Cone Funeral Home’s newest employee doesn’t talk much, but she’s a great communicator.
“She did miracles with that family Saturday,” said Anita Farmer, who handles accounts receivable at the funeral home on Campbell Lane. “She’s so good, and she just wants to love on you. I think she’s going to be a tremendous asset to the business.”
And she works cheap, often subsisting on nothing more than a few puppy treats.
Farmer is talking about Tilly, a goldendoodle (a cross between a golden retriever and a poodle) puppy that has joined the funeral home as a “comfort dog,” a new concept that is just catching on locally.
“My wife and I have been talking about this for some time,” Cone Funeral Home owner Kenneth Cone said. “I talked to Bob Milward (at Lexington’s Milward Funeral Home), and he said getting a comfort dog was one of the best things he’d ever done. It just calms everyone down.”
Jan Cone, Kenneth’s wife and the main keeper of the comfort dog, agrees that Tilly is an asset to the business that has been owned by the Cones for the past eight years.
“Tilly gives that unconditional love that you get from a pet,” Jan Cone said. “It’s hard to pet her and not be more relaxed.”
As the Cones cuddled with Tilly on a love seat near the funeral home’s fireplace Monday, they talked about this addition that puts them on the cutting edge of the funeral business.
“We’re the only one in this area that has a comfort dog,” Kenneth Cone said. “There are a few others in the state.”
The National Funeral Directors Association doesn’t keep records on how many funeral homes employ comfort dogs, but the NFDA website says it’s a trend that has increased in recent years.
Kenneth Cone, an old dog in the funeral home business who has worked in multiple states for more than four decades, has learned a new trick that he is now sold on after trying out Tilly for the first time last Saturday.
“You wouldn’t believe the difference she made for people,” he said. “People were coming over and hugging her and petting her.”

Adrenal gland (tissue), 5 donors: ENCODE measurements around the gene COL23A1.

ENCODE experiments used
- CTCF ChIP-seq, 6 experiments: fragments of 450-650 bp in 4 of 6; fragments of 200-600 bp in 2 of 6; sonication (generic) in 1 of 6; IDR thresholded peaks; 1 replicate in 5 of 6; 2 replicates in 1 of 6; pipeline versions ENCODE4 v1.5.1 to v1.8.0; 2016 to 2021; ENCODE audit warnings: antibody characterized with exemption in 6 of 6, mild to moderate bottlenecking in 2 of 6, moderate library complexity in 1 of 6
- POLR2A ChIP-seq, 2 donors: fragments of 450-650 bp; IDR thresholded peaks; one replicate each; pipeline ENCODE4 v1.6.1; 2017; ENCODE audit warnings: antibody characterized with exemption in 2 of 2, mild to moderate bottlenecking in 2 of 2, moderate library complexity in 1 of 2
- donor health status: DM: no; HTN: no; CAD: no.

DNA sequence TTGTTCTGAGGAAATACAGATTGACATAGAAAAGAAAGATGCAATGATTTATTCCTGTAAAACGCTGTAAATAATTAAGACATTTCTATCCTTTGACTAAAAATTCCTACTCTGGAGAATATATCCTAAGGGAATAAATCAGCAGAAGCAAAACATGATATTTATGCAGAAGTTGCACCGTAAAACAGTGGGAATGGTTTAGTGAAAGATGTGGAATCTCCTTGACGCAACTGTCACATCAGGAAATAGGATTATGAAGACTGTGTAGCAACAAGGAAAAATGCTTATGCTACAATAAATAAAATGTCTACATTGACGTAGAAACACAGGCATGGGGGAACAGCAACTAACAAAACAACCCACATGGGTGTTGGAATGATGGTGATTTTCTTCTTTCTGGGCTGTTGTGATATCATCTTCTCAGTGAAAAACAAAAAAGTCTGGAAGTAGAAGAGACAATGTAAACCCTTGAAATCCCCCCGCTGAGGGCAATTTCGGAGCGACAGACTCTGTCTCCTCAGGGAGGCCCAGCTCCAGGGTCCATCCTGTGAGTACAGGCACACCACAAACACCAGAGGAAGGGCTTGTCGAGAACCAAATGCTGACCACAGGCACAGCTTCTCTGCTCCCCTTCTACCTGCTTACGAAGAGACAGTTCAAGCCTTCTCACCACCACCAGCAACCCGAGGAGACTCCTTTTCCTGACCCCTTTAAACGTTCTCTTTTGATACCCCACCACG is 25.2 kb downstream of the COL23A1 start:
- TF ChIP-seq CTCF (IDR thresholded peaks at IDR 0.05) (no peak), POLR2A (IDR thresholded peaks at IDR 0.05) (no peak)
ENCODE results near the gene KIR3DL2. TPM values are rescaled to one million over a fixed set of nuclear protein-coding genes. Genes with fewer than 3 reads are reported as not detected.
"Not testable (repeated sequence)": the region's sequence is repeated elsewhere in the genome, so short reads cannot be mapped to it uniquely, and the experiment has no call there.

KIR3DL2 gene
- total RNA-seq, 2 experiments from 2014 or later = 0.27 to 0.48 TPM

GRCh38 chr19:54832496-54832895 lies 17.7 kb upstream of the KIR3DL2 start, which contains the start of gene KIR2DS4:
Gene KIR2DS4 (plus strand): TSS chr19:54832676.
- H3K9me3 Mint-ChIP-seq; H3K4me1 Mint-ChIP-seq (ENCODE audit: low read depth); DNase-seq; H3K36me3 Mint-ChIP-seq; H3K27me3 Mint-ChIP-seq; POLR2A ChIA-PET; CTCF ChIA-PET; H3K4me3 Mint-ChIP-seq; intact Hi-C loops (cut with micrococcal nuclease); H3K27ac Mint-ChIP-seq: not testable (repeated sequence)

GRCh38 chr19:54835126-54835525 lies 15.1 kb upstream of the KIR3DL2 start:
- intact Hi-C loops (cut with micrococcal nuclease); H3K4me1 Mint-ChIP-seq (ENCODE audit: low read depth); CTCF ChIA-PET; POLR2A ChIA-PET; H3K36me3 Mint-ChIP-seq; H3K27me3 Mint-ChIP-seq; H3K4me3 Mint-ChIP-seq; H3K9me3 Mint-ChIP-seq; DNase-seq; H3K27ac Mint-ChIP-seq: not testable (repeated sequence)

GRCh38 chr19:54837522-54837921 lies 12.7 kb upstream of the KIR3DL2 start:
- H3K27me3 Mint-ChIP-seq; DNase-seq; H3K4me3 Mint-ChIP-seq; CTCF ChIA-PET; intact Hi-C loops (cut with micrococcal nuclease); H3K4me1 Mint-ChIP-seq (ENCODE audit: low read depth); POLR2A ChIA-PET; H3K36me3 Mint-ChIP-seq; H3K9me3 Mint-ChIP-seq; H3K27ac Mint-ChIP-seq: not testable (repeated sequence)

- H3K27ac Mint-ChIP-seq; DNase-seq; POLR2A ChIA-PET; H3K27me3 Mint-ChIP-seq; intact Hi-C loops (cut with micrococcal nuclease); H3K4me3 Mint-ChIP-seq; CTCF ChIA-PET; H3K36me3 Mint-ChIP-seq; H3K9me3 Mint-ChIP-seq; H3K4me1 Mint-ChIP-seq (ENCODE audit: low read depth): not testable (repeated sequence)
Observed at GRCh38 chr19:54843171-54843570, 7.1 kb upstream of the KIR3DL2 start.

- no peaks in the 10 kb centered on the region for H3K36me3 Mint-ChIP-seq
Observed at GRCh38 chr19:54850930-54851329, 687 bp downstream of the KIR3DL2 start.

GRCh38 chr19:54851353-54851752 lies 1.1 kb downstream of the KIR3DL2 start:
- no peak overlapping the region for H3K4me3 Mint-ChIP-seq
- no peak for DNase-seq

A testimonial on the Alliance of Therapy Dogs website from Brian Merkle of Michigan’s Merkle Funeral Service gives a glimpse into the potential benefits of comfort dogs.
According to Merkle: “A young mother died unexpectedly, leaving several children, including a teenage daughter, behind. The daughter was sitting in our lobby, crying uncontrollably. Lola, our therapy dog, knew she needed comfort, so she climbed up on the couch and lay right next to the emotional daughter. The girl soon began stroking Lola’s soft coat and stopped crying. Lola helped ease her burden, if only for a moment.”
That’s the type of interaction the Cones envision for Tilly, who is not yet four months old and is still being trained. They chose her because the goldendoodle breed is hypoallergenic and people-friendly.
“I think they (goldendoodles) were bred to be more of a service dog,” said Sandy Otto of Bowling Green’s Puppy Preschool, where Tilly is being trained. “I would say they have been used as comfort dogs for about 15 years. They’ve been used at nursing homes and funeral homes. When you’re sad, it helps just having a dog next to you, and it gets people talking.”
Jerry Patton of Brownsville’s Patton Funeral Home visited Cone on Monday and came away liking the comfort dog concept.
“I really didn’t know a great deal about it, but I believe anything that can help people get through a difficult time is a good thing,” Patton said.
Kenneth Cone, who has grown the business and is expanding the funeral home with the addition of a 900-square-foot room, said Tilly is a good fit for his business philosophy.
“We’re trying to have a place that takes the stigma out of death,” he said. “I truly want you to feel like you’re coming into my home.”